The next day would bring a 30 mile road race of rolling hills in Lowell. I was in ideal position for the last stage. I had around a 30 second gap on 2nd place and a little less than a minute on 3rd. The race started off quite fast and I just sat back and waited for riders to attack. I followed a few attacks in the first 10 miles, then disaster struck. At around the 10 mile mark, a rider in front of me crossed wheels with another and went down. I had no time to react. I fell hard on my left knee but managed to get up and start riding with very little time lost. When I caught up to the rest of the riders I noticed my front wheel was badly out of true. I knew there was no time to get a new wheel from the support car so I soldiered on. At the halfway point the same rider who I broke away with in the criterium attacked. I followed him and we managed to create a gap with another rider who was 5 minutes down on me. While we were riding one of the riders made an erratic move and my front wheel hit his derailleur. I managed to pull my wheel away without crashing again but realized quickly that a spoke had broken. Every revolution of the wheel felt like I was squeezing my front brakes. In the final 500 yards, I attacked and managed to hold off the other two riders. I ended up winning the overall by a minute! The stage race was one of the best racing moments of my life and a lot of the credit goes to the CMS racing team for beating me up on our Monday night rides!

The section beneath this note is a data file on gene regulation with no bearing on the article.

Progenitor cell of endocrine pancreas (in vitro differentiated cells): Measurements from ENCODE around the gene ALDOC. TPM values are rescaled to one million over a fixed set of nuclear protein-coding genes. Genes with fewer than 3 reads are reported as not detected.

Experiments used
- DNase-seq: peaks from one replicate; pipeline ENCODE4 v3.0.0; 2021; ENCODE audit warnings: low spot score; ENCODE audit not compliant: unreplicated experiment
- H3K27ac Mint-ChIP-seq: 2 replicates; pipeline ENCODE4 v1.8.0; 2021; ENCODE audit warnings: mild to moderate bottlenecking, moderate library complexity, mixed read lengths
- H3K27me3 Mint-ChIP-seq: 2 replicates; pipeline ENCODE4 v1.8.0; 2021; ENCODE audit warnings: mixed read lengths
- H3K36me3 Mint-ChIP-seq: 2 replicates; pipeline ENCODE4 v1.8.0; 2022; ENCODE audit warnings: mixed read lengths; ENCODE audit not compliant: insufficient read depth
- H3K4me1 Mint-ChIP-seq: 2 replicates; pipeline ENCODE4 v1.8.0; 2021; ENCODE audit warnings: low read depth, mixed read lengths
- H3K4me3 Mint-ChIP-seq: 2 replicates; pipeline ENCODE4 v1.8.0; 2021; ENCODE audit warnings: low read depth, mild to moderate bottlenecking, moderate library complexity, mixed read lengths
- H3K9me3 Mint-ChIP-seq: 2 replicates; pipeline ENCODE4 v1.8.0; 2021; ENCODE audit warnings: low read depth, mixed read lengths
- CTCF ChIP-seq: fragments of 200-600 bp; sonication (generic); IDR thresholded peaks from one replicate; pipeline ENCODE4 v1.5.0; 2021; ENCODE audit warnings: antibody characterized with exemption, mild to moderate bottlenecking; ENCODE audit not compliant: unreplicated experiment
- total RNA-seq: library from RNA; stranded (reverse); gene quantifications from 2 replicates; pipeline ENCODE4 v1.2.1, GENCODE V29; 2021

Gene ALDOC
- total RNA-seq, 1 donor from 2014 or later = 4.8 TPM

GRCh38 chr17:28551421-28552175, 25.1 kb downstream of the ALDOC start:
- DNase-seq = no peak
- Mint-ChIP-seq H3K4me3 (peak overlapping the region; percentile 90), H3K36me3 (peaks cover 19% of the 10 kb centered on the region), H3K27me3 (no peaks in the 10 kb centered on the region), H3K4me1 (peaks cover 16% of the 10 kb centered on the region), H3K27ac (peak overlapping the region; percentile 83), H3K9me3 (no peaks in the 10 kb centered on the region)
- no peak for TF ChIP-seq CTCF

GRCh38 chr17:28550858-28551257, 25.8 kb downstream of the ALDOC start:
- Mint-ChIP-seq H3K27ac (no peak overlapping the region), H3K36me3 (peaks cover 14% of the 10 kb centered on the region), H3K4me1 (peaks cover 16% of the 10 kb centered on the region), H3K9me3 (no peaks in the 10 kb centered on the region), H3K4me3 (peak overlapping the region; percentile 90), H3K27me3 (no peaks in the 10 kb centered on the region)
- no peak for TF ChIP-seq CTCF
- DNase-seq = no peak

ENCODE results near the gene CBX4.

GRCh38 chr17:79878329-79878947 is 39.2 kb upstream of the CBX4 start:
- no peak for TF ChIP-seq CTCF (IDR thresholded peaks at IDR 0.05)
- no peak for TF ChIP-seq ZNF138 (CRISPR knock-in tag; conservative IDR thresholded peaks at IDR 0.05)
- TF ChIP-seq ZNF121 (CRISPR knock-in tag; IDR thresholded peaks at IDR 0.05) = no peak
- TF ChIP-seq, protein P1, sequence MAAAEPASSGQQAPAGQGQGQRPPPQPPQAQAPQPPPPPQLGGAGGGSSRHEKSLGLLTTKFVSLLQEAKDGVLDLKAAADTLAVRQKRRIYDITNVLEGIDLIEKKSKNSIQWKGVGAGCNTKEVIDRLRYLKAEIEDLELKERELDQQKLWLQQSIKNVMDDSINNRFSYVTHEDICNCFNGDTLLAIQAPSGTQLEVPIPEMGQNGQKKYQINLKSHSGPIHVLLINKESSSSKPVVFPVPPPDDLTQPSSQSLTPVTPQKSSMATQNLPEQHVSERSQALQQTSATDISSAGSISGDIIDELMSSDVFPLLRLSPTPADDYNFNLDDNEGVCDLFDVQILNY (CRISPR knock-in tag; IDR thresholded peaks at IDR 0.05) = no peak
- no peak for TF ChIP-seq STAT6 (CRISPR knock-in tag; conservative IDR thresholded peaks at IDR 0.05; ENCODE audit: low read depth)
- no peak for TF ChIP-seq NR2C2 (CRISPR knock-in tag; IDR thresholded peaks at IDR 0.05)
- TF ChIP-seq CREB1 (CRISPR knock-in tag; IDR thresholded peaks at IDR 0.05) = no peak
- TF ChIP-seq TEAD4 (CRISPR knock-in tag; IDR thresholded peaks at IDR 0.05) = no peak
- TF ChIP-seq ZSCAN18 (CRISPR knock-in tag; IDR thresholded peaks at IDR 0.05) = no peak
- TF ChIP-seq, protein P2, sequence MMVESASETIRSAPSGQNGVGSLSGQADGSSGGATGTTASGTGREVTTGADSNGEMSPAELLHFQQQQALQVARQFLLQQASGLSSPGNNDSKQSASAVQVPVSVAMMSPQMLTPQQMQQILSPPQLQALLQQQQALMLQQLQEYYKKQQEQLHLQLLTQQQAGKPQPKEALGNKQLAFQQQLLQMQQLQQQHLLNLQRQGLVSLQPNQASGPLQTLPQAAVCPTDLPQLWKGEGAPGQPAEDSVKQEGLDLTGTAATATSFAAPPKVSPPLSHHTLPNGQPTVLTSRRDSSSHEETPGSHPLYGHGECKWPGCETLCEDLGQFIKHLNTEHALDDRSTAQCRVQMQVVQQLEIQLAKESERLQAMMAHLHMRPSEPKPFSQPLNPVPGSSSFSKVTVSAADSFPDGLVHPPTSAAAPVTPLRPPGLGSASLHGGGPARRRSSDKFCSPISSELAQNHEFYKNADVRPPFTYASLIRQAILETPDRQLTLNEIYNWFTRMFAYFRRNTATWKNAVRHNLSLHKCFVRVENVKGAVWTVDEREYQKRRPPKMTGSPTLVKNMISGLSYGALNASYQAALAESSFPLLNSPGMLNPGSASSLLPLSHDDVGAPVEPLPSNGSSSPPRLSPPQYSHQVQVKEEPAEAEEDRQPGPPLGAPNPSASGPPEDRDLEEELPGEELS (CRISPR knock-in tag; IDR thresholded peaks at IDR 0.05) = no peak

Submitted by Dylan Gonda

CMS Race Team Barry-Roubaix Recap

Willow Time Trial (13.2 miles), April 28, 2012:
John Wunderlin finished 10th in the Cat 3 division, while Joe Yaeger finished 4th (31:03) Jamie Clark finished 8th (31:17), Bob Lynch finished 13th (32:10), and Jon Ballema finished 14th (32:23) in the Cat 4 division.

AAVC Spring Training Series Week 4, April 29, 2012:
Jeremy Van Spronsen finished 2nd and Bill Figeley finished 5th, while Ben Clark finished in the pack in the C1 division.

Bill Figeley, CMS Race Team Secretary



Kudos to chief organizer Monika Trahe and the entire team of participants throughout the community for doing such a great job of making the inaugural Kalamazoo Bike Week such a success on May 13-18. Many forces throughout the community came together to bring the attention to bicycling in all its aspects.

WKZO and Lori Moore deserve a big round of applause from the biking community for hosting a daily bike tip on The Lori Moore Show each morning during Kalamazoo Bike Week! Lori's repartee was always on point and cheerful. Lori is known as being a big fan of bicycling herself.

Submitted by Paul Selden


Monthly Meeting Minutes